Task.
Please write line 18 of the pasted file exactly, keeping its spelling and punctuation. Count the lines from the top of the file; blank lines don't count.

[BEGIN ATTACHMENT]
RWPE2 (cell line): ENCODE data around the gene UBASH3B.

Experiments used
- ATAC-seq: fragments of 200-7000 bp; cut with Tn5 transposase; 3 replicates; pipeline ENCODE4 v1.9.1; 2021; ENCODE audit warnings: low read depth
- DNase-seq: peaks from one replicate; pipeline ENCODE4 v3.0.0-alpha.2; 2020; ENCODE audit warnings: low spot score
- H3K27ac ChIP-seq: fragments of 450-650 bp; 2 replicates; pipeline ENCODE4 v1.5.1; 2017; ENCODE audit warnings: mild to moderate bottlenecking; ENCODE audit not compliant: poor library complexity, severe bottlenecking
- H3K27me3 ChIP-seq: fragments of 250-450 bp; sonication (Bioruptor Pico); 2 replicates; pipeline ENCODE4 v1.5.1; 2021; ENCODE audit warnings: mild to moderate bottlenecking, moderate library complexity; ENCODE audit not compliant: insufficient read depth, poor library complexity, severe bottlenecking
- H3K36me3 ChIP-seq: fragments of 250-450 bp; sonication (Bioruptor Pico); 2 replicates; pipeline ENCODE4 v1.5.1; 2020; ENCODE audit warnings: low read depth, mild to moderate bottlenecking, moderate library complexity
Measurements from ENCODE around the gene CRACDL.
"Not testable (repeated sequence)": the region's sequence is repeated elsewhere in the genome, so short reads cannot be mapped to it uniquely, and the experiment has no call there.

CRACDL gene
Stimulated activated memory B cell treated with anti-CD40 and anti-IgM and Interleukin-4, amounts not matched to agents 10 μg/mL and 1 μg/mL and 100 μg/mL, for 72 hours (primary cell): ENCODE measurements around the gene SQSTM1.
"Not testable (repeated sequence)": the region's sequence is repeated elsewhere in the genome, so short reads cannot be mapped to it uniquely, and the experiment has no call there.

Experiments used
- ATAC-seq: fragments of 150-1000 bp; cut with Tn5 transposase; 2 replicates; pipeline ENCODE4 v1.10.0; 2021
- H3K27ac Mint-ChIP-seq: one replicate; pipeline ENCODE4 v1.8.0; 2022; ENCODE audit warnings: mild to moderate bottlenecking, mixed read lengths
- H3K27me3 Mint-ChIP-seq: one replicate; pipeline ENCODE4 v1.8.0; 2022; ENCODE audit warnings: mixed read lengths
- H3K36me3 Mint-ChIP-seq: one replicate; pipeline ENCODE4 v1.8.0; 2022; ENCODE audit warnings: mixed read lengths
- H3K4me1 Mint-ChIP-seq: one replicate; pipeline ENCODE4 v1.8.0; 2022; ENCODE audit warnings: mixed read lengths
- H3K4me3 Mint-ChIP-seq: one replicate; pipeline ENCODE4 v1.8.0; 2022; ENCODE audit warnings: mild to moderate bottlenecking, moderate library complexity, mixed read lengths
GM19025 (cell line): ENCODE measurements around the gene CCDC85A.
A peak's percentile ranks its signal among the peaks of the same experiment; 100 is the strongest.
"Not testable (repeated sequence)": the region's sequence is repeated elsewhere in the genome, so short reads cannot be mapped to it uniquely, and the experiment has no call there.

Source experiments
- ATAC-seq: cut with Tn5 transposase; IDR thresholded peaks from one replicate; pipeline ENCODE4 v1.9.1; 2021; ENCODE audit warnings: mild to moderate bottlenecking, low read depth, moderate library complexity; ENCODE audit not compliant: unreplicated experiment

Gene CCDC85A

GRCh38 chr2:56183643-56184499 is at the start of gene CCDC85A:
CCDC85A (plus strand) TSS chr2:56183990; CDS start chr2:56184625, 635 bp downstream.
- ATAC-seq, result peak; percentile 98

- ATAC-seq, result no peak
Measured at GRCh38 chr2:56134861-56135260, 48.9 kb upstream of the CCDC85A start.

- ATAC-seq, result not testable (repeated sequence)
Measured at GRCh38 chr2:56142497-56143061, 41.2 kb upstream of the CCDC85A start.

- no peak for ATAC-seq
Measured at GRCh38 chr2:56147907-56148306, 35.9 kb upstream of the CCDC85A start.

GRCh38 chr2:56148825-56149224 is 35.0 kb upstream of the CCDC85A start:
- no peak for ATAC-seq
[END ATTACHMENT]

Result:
- H3K4me1 Mint-ChIP-seq: one replicate; pipeline ENCODE4 v1.8.0; 2022; ENCODE audit warnings: mixed read lengths